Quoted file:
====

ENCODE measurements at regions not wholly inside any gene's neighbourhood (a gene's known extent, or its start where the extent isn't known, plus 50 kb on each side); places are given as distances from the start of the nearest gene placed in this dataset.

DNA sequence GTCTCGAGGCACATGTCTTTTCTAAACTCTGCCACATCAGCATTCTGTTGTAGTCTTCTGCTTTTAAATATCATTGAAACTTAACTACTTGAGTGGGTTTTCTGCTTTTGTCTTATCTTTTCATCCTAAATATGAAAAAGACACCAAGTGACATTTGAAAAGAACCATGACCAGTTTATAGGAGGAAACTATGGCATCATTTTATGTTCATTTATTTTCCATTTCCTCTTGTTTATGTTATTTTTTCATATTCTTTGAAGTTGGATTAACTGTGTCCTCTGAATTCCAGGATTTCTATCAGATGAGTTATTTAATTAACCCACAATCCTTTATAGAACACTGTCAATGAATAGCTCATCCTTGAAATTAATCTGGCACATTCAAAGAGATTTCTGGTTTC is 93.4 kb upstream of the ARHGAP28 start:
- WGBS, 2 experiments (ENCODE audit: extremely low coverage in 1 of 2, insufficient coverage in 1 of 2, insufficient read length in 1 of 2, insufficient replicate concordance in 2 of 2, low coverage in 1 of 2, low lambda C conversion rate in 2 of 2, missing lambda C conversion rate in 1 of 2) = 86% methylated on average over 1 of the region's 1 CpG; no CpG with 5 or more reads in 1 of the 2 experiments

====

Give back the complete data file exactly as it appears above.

ENCODE measurements at regions not wholly inside any gene's neighbourhood (a gene's known extent, or its start where the extent isn't known, plus 50 kb on each side); places are given as distances from the start of the nearest gene placed in this dataset.

DNA sequence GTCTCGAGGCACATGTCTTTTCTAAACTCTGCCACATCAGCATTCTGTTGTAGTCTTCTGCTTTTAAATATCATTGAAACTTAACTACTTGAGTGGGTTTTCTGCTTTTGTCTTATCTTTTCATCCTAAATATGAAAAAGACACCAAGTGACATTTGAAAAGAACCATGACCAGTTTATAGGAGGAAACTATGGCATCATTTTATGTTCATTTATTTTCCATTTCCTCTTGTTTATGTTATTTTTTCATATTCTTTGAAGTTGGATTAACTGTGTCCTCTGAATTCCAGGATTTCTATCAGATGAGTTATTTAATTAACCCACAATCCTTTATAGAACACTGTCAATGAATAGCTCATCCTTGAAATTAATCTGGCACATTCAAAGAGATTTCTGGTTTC is 93.4 kb upstream of the ARHGAP28 start:
- WGBS, 2 experiments (ENCODE audit: extremely low coverage in 1 of 2, insufficient coverage in 1 of 2, insufficient read length in 1 of 2, insufficient replicate concordance in 2 of 2, low coverage in 1 of 2, low lambda C conversion rate in 2 of 2, missing lambda C conversion rate in 1 of 2) = 86% methylated on average over 1 of the region's 1 CpG; no CpG with 5 or more reads in 1 of the 2 experiments